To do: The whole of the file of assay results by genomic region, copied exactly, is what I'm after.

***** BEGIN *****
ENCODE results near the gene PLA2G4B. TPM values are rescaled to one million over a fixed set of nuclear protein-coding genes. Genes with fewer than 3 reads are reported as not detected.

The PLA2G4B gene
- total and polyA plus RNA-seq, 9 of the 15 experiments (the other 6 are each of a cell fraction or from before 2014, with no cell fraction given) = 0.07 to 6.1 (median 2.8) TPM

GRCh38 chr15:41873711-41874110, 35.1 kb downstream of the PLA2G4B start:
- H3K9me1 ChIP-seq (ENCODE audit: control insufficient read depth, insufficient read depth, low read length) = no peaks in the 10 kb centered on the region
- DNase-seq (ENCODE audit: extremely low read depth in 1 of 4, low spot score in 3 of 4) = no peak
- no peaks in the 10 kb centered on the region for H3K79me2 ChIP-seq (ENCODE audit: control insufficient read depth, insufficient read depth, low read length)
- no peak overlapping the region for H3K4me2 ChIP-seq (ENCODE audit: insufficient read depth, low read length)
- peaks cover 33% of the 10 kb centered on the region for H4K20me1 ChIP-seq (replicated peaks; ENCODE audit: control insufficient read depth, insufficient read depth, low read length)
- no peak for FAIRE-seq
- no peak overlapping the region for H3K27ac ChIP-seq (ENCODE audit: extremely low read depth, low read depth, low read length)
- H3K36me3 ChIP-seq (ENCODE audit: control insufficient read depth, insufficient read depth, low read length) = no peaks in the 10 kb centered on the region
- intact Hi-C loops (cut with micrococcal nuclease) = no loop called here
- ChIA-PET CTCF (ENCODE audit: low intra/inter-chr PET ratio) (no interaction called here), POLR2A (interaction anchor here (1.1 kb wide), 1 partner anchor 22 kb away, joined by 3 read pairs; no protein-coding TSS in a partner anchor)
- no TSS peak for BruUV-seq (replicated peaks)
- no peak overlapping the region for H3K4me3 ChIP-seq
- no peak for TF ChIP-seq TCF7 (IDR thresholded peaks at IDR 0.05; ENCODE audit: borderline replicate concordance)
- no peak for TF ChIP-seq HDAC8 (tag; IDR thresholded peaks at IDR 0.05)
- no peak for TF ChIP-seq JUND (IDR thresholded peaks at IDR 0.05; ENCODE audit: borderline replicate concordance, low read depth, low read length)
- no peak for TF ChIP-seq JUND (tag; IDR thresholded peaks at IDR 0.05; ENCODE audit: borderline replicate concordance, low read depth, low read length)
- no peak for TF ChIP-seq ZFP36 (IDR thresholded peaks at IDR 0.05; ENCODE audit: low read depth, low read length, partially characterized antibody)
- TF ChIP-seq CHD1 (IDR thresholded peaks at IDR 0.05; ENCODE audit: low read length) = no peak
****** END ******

ENCODE results near the gene PLA2G4B. TPM values are rescaled to one million over a fixed set of nuclear protein-coding genes. Genes with fewer than 3 reads are reported as not detected.

The PLA2G4B gene
- total and polyA plus RNA-seq, 9 of the 15 experiments (the other 6 are each of a cell fraction or from before 2014, with no cell fraction given) = 0.07 to 6.1 (median 2.8) TPM

GRCh38 chr15:41873711-41874110, 35.1 kb downstream of the PLA2G4B start:
- H3K9me1 ChIP-seq (ENCODE audit: control insufficient read depth, insufficient read depth, low read length) = no peaks in the 10 kb centered on the region
- DNase-seq (ENCODE audit: extremely low read depth in 1 of 4, low spot score in 3 of 4) = no peak
- no peaks in the 10 kb centered on the region for H3K79me2 ChIP-seq (ENCODE audit: control insufficient read depth, insufficient read depth, low read length)
- no peak overlapping the region for H3K4me2 ChIP-seq (ENCODE audit: insufficient read depth, low read length)
- peaks cover 33% of the 10 kb centered on the region for H4K20me1 ChIP-seq (replicated peaks; ENCODE audit: control insufficient read depth, insufficient read depth, low read length)
- no peak for FAIRE-seq
- no peak overlapping the region for H3K27ac ChIP-seq (ENCODE audit: extremely low read depth, low read depth, low read length)
- H3K36me3 ChIP-seq (ENCODE audit: control insufficient read depth, insufficient read depth, low read length) = no peaks in the 10 kb centered on the region
- intact Hi-C loops (cut with micrococcal nuclease) = no loop called here
- ChIA-PET CTCF (ENCODE audit: low intra/inter-chr PET ratio) (no interaction called here), POLR2A (interaction anchor here (1.1 kb wide), 1 partner anchor 22 kb away, joined by 3 read pairs; no protein-coding TSS in a partner anchor)
- no TSS peak for BruUV-seq (replicated peaks)
- no peak overlapping the region for H3K4me3 ChIP-seq
- no peak for TF ChIP-seq TCF7 (IDR thresholded peaks at IDR 0.05; ENCODE audit: borderline replicate concordance)
- no peak for TF ChIP-seq HDAC8 (tag; IDR thresholded peaks at IDR 0.05)
- no peak for TF ChIP-seq JUND (IDR thresholded peaks at IDR 0.05; ENCODE audit: borderline replicate concordance, low read depth, low read length)
- no peak for TF ChIP-seq JUND (tag; IDR thresholded peaks at IDR 0.05; ENCODE audit: borderline replicate concordance, low read depth, low read length)
- no peak for TF ChIP-seq ZFP36 (IDR thresholded peaks at IDR 0.05; ENCODE audit: low read depth, low read length, partially characterized antibody)
- TF ChIP-seq CHD1 (IDR thresholded peaks at IDR 0.05; ENCODE audit: low read length) = no peak